What is elementary cellular automata?
Since I'm not sure I'll be able to explain this so that somebody who has never heard of this is able to understand, I'm giving an explanation from https://mathworld.wolfram.com/ElementaryCellularAutomaton.html
Elementary cellular automata have two possible values for each cell (0 or 1), and rules that depend only on nearest neighbor values. As a result, the evolution of an elementary cellular automaton can completely be described by a table specifying the state a given cell will have in the next generation based on the value of the cell to its left, the value the cell itself, and the value of the cell to its right. Since there are 2×2×2=2^3=8 possible binary states for the three cells neighboring a given cell, there are a total of 2^8=256 elementary cellular automata, each of which can be indexed with an 8-bit binary number. For example, the table giving the evolution of rule 30 (30=00011110_2) is illustrated above. In this diagram, the possible values of the three neighboring cells are shown in the top row of each panel, and the resulting value the central cell takes in the next generation is shown below in the center.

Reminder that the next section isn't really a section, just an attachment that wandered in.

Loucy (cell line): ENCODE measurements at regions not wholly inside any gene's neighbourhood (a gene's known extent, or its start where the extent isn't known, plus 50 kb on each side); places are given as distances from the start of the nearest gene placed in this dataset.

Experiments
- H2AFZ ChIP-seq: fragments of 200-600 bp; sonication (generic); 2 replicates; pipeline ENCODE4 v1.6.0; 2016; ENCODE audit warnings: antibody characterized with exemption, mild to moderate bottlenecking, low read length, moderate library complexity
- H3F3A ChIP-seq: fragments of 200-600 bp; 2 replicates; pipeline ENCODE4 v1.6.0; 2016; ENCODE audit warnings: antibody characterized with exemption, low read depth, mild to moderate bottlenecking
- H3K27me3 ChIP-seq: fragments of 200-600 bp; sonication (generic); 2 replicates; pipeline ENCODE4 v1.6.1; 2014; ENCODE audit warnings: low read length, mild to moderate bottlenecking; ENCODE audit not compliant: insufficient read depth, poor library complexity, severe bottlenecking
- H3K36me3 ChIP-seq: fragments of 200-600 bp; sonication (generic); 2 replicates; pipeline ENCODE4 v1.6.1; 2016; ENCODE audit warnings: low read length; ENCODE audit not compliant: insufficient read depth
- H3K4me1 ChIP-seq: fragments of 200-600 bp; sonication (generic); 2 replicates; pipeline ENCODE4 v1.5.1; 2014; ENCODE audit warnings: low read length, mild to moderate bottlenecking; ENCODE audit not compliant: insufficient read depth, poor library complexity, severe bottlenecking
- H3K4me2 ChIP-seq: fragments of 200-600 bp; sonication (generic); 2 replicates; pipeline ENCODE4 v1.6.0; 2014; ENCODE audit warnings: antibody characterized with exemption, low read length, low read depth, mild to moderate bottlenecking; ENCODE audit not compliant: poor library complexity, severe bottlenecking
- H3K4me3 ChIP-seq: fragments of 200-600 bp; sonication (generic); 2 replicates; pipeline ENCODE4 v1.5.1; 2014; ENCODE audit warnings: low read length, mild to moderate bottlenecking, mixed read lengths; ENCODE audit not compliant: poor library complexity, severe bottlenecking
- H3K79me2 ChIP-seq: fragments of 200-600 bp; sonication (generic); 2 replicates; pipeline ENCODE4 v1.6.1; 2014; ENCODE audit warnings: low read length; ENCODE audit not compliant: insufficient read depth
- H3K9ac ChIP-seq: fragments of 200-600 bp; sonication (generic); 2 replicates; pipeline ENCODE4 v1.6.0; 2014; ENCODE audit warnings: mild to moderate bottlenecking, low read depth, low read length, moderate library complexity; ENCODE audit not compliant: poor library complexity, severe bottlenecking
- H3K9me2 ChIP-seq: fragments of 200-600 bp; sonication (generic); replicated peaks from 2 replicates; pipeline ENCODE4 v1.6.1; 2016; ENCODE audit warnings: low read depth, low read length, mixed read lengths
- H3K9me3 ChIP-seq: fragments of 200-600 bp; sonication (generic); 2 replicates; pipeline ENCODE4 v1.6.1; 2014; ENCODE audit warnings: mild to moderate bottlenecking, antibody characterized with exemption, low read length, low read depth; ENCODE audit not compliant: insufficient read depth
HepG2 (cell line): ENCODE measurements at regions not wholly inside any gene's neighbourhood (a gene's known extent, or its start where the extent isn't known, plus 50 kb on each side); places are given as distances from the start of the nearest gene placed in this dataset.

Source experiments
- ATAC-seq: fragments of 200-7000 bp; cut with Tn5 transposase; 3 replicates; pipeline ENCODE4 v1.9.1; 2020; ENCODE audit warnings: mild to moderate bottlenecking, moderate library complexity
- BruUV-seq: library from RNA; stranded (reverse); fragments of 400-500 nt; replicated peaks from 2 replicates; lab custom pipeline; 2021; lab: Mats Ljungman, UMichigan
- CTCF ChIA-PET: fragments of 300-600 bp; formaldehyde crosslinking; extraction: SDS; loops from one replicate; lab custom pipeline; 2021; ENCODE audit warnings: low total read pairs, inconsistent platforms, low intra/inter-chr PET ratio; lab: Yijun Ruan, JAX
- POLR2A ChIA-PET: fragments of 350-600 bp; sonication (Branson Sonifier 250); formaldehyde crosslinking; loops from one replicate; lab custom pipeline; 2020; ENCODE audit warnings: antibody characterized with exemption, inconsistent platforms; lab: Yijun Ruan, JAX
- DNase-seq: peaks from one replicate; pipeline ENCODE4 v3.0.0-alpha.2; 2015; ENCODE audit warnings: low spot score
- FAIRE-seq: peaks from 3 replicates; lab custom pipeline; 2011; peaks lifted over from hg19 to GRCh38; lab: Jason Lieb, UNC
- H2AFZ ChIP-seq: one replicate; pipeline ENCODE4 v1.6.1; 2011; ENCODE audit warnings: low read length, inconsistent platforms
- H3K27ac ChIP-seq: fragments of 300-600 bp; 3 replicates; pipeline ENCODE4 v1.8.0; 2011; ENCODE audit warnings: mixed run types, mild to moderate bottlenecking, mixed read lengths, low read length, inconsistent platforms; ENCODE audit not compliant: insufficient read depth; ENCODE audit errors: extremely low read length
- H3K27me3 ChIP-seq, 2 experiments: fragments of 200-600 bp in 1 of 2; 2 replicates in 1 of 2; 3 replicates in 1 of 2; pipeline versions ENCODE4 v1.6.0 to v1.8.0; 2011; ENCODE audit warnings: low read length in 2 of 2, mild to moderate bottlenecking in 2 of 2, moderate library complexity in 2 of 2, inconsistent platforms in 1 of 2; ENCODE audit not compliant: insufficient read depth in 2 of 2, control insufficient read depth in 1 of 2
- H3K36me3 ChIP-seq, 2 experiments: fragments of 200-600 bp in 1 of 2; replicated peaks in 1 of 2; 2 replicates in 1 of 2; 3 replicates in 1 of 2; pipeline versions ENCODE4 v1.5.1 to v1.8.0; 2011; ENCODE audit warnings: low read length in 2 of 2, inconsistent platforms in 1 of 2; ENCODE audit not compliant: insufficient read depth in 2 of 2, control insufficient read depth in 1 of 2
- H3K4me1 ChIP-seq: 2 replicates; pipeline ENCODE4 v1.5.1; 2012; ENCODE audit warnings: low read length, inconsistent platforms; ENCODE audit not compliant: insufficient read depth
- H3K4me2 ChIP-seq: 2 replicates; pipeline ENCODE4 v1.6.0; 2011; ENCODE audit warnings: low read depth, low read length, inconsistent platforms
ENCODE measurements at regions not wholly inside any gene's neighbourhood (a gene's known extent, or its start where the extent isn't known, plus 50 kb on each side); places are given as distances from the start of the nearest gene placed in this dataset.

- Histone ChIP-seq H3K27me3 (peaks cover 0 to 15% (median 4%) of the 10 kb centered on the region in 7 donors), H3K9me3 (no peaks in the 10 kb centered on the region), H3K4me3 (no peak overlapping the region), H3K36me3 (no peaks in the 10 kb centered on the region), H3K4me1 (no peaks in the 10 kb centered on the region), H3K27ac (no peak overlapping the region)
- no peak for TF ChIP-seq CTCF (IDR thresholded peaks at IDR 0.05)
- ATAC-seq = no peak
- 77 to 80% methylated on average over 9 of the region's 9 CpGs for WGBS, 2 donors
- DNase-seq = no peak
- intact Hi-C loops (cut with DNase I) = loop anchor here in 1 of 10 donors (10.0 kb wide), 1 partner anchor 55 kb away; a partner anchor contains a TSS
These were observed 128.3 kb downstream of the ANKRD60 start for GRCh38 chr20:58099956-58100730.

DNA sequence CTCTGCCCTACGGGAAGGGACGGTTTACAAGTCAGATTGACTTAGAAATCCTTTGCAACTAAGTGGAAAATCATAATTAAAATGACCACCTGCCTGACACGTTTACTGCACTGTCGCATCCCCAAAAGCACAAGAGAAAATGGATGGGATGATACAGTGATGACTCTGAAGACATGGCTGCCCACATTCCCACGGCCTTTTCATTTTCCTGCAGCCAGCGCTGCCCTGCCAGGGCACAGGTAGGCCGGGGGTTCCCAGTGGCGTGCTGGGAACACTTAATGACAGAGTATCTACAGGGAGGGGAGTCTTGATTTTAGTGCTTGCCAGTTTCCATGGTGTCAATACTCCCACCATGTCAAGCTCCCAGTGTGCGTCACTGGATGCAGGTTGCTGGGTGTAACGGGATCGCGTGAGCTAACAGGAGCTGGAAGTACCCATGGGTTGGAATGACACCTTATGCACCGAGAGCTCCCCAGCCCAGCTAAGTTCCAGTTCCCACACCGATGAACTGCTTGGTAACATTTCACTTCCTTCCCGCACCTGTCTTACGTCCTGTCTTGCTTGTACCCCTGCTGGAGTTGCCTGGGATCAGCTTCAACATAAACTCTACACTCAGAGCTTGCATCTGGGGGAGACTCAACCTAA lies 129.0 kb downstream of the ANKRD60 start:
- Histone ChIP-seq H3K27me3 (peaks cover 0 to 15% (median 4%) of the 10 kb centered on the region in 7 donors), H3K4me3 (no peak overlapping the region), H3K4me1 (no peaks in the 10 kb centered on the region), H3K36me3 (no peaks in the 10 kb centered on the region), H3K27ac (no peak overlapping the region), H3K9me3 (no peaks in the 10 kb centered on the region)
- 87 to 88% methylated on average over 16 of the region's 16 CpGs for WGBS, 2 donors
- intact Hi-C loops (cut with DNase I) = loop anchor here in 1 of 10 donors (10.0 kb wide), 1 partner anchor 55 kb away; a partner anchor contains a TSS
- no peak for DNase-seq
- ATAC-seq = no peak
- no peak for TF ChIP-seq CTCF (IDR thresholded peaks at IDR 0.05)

The evolution of a one-dimensional cellular automaton can be illustrated by starting with the initial state (generation zero) in the first row, the first generation on the second row, and so on. For example, the figure bellow illustrated the first 20 generations of the rule 30 elementary cellular automaton starting with a single black cell.
Given a ruleset n, where n is positive and less than 256, produce an image like the one above, with 15 generations (+1 starting gen-0) and 2 colors of your choice. The starting gen-0 is one active cell in the center, like in the image above. You can choose to start from the bottom and work upwards.
You can take input either as a:
- Binary number (for example, rule 30 would be 00011110 or the reverse 01111000)
- Decimal number (rule 30 would be 30)
You cannot take images from external resources, the image should made from scratch by your program.
Your output should be a 31x16 image, with each row representing a separate generation. Generations should not be given in a mixed order.
Your submission should always contain the following:
- Your code
- An image produced by your program, representing a ruleset of your liking. Standard loopholes apply. Your program should work for any n in the range [0,256).
Scoring is done by byte count
As requested, adding some test cases specifically for edge handling.